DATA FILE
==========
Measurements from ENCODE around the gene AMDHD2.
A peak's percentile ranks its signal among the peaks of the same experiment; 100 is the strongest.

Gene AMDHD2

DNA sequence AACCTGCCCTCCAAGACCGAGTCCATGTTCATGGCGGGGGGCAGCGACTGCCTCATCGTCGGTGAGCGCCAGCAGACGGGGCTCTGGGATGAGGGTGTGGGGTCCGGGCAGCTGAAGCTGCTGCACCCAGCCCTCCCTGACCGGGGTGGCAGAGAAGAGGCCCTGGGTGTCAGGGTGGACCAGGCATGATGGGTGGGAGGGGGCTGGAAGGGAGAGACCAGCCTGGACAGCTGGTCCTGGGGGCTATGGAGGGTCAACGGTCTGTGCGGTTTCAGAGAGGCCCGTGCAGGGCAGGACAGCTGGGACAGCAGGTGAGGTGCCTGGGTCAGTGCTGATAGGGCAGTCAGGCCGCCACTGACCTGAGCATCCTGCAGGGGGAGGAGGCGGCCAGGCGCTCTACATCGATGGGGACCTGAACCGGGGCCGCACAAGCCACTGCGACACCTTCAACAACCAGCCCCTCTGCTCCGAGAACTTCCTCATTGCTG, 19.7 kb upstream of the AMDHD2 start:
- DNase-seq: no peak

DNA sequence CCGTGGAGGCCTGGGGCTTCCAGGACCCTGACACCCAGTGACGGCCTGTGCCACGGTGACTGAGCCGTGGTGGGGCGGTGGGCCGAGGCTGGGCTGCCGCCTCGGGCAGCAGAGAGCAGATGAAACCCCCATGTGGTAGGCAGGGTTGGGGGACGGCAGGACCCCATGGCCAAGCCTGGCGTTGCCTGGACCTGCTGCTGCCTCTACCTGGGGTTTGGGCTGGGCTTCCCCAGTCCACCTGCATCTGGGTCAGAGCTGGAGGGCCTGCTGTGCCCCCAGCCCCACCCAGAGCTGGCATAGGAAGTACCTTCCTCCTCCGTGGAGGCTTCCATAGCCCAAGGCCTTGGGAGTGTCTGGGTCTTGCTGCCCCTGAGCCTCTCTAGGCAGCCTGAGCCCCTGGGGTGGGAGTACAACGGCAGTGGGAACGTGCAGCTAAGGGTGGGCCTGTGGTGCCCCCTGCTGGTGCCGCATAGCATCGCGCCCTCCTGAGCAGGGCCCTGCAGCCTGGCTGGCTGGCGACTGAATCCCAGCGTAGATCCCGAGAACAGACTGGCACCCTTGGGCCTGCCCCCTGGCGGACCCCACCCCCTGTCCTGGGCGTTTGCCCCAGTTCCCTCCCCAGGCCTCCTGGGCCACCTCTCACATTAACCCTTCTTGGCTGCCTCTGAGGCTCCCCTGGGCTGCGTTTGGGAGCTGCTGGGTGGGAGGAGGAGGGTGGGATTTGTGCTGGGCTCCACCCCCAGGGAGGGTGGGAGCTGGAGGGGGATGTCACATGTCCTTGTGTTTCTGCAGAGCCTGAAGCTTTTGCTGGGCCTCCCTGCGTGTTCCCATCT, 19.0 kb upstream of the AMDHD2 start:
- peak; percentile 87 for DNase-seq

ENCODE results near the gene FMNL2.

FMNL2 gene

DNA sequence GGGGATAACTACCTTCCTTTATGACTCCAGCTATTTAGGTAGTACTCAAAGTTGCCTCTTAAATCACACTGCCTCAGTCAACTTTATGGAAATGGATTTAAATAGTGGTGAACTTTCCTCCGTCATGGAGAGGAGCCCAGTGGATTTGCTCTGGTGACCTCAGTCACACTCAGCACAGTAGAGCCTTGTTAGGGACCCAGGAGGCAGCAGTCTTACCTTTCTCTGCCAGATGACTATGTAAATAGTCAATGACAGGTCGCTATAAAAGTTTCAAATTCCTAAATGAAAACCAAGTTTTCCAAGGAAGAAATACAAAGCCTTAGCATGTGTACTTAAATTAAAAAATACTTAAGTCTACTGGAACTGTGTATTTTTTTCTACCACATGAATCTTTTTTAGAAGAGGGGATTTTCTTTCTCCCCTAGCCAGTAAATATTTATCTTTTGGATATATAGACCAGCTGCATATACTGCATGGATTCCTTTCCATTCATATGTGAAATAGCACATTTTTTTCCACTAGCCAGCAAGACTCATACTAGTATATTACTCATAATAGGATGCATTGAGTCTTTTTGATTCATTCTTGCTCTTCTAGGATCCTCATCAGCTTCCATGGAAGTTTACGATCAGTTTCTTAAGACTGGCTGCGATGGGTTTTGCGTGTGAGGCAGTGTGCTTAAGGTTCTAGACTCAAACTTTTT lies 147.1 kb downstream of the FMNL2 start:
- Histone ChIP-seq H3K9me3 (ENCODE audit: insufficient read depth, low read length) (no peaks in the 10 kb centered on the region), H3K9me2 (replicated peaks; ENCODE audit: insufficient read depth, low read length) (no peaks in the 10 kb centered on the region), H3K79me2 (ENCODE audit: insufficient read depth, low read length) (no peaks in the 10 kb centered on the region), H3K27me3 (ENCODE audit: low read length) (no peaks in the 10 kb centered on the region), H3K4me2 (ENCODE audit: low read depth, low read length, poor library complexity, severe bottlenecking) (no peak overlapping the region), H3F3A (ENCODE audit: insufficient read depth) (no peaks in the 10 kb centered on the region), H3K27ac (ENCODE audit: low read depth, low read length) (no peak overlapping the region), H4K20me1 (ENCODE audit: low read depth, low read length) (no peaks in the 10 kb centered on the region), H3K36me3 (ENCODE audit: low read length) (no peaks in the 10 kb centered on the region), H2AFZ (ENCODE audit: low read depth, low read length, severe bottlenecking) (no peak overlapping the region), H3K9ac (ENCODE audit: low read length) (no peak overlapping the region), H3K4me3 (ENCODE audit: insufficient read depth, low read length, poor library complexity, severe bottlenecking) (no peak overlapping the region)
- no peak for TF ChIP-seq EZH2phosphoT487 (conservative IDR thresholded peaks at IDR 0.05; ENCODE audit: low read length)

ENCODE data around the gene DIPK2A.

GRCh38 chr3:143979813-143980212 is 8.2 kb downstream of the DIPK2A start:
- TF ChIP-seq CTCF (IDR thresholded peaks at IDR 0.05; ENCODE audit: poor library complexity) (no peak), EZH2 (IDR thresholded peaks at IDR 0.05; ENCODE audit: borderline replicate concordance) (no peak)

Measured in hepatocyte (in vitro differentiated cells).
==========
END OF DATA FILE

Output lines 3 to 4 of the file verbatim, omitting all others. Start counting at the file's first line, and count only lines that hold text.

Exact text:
Gene AMDHD2

DNA sequence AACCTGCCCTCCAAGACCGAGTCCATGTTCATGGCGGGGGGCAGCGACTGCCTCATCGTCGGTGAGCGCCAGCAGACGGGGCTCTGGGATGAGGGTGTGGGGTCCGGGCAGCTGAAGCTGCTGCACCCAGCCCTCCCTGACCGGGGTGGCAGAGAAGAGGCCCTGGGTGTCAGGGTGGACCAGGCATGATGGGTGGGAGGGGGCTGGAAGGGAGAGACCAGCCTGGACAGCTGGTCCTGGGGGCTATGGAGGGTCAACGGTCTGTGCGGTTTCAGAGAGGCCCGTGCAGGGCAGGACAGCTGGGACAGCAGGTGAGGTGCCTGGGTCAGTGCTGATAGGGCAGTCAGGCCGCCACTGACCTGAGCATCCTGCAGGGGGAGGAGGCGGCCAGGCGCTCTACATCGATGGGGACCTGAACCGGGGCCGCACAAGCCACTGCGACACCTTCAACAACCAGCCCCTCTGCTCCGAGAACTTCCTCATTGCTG, 19.7 kb upstream of the AMDHD2 start: